Alan Walker - UIU president

Courtesy photo

FAYETTE, Iowa --- The president's office at the Upper Iowa University will be empty for the remainder of 2012, but officials have released few details about why Alan Walker is gone.

“He is just on a leave of absence until the first of the current calendar year,” said Monica Bayer Heaton, the school’s executive director of communications and marketing.

She declined to specify if Walker’s leave was scheduled or unexpected.

“I don’t have anything further to comment on at this time. The university doesn’t have any further comment at this time,” Bayer Heaton said.

Multiple attempts to contact the president’s office Tuesday morning were not successful. Walker’s voice, though, remained on his answering machine.

“This is Alan Walker, president of Upper Iowa University,” the message begins.

Later calls were referred to the college’s communications office.

Robert Firth, chairman of Upper Iowa’s board of trustees, also declined to elaborate.

“As you know, we basically can’t and won’t make public statements about specific things with any employees with the university,” he said.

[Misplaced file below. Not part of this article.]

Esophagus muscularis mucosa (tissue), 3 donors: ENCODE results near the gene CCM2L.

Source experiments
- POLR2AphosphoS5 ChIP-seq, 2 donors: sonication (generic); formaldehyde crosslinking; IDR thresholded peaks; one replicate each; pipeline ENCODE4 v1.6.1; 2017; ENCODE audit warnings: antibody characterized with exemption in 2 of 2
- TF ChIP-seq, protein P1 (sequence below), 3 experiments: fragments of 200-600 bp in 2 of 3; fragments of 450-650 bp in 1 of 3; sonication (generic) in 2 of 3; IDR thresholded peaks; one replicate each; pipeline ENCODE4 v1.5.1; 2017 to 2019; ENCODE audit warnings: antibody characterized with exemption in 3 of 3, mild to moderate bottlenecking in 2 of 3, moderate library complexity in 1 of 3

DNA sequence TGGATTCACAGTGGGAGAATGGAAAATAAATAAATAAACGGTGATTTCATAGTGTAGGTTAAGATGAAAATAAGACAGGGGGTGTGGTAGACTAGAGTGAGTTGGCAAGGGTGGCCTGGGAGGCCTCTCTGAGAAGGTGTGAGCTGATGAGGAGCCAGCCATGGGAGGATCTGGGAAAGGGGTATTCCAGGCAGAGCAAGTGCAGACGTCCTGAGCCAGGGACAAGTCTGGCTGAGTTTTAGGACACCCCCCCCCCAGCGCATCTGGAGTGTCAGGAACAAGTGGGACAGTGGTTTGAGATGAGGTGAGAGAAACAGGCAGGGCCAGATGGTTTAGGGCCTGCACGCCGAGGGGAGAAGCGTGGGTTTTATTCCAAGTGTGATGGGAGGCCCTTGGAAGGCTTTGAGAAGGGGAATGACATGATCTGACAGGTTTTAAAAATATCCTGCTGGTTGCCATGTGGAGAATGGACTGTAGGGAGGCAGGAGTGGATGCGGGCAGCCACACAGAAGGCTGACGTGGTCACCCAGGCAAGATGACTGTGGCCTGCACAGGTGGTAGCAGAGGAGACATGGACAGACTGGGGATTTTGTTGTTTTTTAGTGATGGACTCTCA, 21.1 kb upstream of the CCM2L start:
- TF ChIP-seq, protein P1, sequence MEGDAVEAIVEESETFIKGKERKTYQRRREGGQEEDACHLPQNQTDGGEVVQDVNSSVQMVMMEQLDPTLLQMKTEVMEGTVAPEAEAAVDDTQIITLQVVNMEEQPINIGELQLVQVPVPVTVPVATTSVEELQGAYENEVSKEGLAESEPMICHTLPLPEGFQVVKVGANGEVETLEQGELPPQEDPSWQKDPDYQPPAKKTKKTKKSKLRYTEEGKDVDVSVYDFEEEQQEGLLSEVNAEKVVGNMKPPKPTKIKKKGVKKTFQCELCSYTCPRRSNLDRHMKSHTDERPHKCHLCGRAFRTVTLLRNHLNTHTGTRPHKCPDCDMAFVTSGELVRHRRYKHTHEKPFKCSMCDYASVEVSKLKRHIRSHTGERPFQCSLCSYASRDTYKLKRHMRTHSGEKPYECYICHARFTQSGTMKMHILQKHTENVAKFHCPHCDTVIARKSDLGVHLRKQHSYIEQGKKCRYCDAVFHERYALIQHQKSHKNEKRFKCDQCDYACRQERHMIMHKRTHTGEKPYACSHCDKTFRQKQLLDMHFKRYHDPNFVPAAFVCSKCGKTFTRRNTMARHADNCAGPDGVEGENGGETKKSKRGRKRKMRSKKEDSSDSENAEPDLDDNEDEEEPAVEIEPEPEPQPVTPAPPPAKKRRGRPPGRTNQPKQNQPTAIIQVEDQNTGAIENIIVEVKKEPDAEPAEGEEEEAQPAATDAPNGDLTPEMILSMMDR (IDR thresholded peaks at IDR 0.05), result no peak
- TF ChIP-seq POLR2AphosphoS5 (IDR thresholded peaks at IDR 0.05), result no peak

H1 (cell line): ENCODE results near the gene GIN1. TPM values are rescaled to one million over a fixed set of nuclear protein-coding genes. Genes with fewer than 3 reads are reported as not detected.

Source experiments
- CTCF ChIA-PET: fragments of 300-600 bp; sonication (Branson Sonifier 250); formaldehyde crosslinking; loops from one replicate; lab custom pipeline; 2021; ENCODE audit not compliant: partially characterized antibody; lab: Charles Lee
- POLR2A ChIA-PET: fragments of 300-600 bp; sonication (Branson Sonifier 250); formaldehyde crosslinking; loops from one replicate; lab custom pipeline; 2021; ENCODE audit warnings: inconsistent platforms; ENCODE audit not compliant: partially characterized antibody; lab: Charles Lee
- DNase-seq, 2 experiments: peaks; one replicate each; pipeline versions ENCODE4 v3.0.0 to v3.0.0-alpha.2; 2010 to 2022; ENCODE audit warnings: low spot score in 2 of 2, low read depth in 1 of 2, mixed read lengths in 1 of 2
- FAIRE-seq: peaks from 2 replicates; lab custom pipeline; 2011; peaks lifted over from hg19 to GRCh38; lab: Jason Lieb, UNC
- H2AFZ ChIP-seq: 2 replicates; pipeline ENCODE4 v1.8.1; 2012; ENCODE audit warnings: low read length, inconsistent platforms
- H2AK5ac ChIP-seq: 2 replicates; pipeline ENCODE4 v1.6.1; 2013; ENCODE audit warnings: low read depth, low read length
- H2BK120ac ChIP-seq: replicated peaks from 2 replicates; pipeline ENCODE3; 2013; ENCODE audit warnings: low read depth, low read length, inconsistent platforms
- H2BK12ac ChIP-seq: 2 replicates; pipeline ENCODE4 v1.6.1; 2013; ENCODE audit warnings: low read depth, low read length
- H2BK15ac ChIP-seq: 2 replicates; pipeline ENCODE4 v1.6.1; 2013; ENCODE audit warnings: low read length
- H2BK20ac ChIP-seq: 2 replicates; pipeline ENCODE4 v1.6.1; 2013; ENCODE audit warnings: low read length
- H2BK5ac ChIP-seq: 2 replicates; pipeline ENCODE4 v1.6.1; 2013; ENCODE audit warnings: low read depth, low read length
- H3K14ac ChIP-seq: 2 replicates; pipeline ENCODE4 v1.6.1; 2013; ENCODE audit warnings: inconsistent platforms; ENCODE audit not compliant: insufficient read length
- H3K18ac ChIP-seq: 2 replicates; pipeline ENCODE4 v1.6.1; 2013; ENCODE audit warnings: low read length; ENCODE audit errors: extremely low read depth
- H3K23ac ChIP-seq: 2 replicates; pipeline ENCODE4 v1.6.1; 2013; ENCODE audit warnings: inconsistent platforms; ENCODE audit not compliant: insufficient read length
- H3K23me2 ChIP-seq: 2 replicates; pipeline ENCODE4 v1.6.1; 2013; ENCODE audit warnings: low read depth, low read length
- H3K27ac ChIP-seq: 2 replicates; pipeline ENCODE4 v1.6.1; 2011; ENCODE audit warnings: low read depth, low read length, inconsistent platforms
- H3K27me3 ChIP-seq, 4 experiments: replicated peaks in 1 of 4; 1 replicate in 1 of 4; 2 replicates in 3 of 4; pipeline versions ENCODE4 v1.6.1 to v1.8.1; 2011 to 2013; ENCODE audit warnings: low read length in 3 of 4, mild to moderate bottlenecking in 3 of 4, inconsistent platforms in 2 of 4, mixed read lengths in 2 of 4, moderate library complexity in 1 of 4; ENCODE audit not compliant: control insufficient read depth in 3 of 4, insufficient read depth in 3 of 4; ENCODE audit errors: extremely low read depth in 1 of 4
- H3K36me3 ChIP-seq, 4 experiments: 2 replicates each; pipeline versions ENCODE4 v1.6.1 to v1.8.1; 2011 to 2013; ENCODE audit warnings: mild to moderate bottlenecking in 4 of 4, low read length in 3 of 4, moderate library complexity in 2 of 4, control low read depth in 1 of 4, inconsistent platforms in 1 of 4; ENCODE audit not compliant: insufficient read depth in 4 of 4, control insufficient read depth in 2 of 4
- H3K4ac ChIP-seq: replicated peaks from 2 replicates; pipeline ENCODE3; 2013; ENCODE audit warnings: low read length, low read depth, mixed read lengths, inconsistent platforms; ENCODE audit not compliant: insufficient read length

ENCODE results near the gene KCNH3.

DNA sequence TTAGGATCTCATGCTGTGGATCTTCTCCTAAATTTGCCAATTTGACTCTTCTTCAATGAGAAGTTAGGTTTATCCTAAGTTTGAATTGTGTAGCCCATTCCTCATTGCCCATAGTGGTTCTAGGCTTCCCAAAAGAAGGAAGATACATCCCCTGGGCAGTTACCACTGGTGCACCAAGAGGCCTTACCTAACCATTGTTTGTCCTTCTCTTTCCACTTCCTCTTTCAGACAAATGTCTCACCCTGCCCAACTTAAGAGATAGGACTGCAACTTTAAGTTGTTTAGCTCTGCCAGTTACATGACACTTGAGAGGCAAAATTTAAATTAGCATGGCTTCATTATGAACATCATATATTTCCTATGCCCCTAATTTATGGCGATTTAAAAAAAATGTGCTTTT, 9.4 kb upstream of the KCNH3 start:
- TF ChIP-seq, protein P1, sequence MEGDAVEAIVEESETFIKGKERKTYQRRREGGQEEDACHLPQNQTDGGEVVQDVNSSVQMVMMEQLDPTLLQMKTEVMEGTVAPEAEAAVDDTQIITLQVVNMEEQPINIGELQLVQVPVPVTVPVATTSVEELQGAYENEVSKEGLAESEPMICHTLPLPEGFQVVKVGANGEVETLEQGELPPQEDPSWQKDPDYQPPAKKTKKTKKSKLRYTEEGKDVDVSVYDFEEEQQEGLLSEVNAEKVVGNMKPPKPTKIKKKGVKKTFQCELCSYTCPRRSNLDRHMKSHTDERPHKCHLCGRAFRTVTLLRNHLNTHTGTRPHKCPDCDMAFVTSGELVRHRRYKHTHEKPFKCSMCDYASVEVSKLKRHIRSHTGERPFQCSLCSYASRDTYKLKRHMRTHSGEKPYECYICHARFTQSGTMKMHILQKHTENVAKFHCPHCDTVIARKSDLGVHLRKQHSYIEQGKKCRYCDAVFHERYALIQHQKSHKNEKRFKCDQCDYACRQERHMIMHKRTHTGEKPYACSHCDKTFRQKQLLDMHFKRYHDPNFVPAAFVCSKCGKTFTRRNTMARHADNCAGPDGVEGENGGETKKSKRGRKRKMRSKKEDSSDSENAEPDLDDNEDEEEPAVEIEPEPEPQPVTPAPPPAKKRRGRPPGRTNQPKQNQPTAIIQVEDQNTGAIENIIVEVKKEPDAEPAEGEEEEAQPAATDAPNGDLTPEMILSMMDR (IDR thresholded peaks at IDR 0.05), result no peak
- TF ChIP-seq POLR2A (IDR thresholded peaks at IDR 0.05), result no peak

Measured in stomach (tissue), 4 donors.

“Dr. Walker is still an employee of the university. ... We won’t address rumors, other than he’s an employee of the university,” Firth added.

Firth declined to say whether Walker would return to his position Jan. 1 after his leave ends.

Walker is Upper Iowa’s 20th president, according to his biography available on the school’s website. He joined the administration in 2004 after previously serving as vice provost of academic affairs at Western Michigan University.

Walker also held administrative positions at Louisiana State University, the University of Kansas and the Idaho State Division of Vocational Education, according to his biography.

Bernard Pattison of Fayette, a member of the board of trustees, declined to discuss particulars but noted Walker’s time with the university.

“I think the average stay of a president is five to seven years. Alan Walker has been here seven years,” he said.

“The challenge we have is making an awful lot of things work,” Pattison added.